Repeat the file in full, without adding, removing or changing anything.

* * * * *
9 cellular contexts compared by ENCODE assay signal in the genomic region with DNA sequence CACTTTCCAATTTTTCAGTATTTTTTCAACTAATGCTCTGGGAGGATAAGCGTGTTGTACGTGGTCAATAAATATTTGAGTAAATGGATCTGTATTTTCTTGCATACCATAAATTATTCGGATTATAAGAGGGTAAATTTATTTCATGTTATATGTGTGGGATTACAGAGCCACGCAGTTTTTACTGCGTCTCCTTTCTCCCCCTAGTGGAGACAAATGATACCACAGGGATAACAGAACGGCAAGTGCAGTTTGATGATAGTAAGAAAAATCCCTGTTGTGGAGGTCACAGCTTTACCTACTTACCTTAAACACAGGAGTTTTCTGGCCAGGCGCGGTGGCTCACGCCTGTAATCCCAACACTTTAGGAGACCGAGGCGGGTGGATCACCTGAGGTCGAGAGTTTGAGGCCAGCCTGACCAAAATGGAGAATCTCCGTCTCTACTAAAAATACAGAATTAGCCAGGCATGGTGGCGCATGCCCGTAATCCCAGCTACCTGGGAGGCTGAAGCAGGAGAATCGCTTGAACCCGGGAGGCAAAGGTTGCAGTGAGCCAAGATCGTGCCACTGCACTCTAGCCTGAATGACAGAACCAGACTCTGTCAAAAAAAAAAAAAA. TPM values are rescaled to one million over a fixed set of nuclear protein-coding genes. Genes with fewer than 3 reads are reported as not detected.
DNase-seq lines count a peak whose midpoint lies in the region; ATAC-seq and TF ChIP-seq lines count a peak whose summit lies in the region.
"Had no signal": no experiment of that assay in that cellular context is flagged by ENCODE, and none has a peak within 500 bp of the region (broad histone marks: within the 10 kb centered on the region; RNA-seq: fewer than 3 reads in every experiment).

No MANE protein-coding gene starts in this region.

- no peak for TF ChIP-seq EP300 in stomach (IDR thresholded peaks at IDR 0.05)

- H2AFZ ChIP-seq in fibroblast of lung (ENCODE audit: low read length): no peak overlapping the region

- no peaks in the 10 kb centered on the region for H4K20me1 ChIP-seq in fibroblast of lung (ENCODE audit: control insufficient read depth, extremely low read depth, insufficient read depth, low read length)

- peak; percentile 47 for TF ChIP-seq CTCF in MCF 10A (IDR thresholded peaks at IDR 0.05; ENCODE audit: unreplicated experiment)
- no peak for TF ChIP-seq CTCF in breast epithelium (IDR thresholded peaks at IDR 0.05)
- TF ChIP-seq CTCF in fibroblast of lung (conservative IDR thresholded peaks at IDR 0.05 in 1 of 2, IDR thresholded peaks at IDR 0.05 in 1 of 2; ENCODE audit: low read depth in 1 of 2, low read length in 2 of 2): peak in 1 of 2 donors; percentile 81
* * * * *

9 cellular contexts compared by ENCODE assay signal in the genomic region with DNA sequence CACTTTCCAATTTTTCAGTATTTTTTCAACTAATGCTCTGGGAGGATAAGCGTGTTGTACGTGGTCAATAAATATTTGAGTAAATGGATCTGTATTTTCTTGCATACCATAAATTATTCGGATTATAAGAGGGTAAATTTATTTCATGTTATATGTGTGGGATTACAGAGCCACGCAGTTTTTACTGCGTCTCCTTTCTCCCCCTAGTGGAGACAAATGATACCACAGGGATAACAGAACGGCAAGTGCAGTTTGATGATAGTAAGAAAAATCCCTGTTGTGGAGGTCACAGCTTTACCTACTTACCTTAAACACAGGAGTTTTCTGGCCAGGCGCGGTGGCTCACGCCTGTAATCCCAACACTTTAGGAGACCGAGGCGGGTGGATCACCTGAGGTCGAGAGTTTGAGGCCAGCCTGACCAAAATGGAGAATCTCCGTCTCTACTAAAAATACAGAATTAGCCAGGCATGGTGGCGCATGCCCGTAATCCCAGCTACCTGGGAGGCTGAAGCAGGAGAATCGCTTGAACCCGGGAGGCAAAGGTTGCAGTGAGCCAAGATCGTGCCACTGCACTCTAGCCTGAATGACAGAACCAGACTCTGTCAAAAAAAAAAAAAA. TPM values are rescaled to one million over a fixed set of nuclear protein-coding genes. Genes with fewer than 3 reads are reported as not detected.
DNase-seq lines count a peak whose midpoint lies in the region; ATAC-seq and TF ChIP-seq lines count a peak whose summit lies in the region.
"Had no signal": no experiment of that assay in that cellular context is flagged by ENCODE, and none has a peak within 500 bp of the region (broad histone marks: within the 10 kb centered on the region; RNA-seq: fewer than 3 reads in every experiment).

No MANE protein-coding gene starts in this region.

- no peak for TF ChIP-seq EP300 in stomach (IDR thresholded peaks at IDR 0.05)

- H2AFZ ChIP-seq in fibroblast of lung (ENCODE audit: low read length): no peak overlapping the region

- no peaks in the 10 kb centered on the region for H4K20me1 ChIP-seq in fibroblast of lung (ENCODE audit: control insufficient read depth, extremely low read depth, insufficient read depth, low read length)

- peak; percentile 47 for TF ChIP-seq CTCF in MCF 10A (IDR thresholded peaks at IDR 0.05; ENCODE audit: unreplicated experiment)
- no peak for TF ChIP-seq CTCF in breast epithelium (IDR thresholded peaks at IDR 0.05)
- TF ChIP-seq CTCF in fibroblast of lung (conservative IDR thresholded peaks at IDR 0.05 in 1 of 2, IDR thresholded peaks at IDR 0.05 in 1 of 2; ENCODE audit: low read depth in 1 of 2, low read length in 2 of 2): peak in 1 of 2 donors; percentile 81